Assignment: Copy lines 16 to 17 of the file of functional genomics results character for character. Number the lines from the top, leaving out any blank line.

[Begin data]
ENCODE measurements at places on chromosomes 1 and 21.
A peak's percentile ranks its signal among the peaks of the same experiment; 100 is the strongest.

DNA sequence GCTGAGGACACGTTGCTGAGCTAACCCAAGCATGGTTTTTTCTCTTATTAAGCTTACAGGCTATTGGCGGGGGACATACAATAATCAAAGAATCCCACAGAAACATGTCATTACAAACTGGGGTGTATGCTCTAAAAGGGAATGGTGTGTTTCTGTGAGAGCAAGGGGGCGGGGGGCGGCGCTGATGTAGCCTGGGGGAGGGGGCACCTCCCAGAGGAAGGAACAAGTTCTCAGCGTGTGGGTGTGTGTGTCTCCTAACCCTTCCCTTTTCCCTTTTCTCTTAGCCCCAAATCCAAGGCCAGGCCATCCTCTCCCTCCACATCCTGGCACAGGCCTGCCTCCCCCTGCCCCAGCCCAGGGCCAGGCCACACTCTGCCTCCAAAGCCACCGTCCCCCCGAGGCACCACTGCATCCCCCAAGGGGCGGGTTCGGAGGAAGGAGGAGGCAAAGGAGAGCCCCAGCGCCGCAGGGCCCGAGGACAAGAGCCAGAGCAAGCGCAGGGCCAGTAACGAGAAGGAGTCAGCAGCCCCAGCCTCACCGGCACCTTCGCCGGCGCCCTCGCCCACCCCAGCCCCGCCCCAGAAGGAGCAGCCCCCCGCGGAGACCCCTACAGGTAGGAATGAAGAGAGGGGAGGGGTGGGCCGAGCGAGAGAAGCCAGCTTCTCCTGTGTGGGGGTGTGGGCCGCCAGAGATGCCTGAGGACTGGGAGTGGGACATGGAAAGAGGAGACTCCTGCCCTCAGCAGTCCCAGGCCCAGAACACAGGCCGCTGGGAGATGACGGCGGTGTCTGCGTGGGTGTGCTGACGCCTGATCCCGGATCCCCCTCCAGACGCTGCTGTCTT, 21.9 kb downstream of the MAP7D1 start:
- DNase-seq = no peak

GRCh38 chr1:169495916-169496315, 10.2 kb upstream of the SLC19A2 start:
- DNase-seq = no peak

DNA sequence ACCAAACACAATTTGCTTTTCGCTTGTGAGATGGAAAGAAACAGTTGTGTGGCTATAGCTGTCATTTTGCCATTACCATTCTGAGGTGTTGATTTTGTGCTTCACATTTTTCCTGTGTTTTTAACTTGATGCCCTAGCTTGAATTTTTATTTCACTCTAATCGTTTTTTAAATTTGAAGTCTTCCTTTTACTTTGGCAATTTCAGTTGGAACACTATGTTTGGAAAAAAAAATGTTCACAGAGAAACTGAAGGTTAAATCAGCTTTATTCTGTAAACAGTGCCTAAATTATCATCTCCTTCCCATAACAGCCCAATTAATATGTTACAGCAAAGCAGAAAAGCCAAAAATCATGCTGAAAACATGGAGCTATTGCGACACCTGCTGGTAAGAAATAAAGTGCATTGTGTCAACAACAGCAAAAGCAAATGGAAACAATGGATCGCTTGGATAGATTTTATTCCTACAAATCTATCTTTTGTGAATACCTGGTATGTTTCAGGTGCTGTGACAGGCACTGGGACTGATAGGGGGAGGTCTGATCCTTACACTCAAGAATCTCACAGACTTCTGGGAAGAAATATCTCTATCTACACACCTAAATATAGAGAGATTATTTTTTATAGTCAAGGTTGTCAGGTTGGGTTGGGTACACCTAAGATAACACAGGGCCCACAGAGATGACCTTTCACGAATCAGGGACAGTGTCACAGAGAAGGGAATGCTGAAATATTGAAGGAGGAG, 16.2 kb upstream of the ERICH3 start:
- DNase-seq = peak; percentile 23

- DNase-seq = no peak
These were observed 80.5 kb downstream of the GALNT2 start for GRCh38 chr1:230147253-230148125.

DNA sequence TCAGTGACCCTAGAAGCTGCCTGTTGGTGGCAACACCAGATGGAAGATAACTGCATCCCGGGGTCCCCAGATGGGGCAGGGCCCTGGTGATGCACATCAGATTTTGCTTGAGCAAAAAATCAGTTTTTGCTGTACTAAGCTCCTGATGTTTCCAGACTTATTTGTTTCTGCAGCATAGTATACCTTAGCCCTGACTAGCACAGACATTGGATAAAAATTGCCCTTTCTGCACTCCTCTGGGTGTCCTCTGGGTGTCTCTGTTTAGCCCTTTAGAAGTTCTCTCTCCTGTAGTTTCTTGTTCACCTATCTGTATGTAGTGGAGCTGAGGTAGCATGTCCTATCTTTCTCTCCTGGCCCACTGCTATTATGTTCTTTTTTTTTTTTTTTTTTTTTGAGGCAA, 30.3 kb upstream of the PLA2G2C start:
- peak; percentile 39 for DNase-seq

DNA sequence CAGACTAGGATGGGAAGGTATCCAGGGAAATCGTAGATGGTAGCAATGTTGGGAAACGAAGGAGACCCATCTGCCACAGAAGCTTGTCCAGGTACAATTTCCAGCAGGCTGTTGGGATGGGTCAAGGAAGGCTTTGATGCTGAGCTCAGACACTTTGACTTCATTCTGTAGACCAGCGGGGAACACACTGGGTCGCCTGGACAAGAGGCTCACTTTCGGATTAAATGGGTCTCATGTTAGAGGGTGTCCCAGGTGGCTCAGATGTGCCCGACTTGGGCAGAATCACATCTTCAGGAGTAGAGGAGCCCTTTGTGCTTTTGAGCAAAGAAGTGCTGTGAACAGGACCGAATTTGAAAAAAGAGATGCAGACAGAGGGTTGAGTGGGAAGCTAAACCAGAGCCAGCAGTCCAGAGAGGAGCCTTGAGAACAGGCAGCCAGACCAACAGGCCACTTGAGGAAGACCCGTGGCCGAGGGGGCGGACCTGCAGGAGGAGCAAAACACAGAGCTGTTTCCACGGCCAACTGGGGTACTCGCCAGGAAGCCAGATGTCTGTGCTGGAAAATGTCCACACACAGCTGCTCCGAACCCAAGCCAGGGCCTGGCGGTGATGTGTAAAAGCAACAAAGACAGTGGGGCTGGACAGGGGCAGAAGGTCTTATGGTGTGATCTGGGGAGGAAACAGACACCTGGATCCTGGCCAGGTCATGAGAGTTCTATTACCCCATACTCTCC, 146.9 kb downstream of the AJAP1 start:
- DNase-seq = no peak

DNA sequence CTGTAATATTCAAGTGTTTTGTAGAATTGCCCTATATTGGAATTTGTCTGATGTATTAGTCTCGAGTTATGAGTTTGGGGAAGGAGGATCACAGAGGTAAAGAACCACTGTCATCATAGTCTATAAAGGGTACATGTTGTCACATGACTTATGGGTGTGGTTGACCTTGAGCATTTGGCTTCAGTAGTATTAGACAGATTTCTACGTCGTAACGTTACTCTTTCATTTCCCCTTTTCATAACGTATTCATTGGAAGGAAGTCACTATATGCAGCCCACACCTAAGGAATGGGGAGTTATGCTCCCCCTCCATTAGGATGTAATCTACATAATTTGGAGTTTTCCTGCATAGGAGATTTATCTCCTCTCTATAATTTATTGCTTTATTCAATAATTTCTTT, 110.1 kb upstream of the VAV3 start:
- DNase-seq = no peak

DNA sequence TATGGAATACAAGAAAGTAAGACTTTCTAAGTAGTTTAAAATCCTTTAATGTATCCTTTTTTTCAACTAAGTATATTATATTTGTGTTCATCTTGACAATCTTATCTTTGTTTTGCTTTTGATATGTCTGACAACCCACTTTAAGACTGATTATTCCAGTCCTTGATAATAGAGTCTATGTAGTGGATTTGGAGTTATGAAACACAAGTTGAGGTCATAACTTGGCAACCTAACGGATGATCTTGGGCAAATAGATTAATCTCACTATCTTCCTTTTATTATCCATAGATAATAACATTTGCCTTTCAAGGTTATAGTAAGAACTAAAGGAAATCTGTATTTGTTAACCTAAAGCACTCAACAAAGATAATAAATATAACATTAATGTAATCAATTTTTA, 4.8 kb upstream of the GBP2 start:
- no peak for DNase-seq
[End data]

- DNase-seq = no peak

DNA sequence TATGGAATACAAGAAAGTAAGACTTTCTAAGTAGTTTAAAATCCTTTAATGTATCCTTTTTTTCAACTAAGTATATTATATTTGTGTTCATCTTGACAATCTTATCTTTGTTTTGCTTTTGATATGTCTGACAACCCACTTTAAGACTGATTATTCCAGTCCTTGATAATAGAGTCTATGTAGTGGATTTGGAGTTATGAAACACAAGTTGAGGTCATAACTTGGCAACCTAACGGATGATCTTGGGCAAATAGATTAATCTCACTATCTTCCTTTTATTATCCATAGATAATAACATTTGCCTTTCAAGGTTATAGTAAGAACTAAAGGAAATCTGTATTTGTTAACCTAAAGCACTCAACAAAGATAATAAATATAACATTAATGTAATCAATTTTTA, 4.8 kb upstream of the GBP2 start: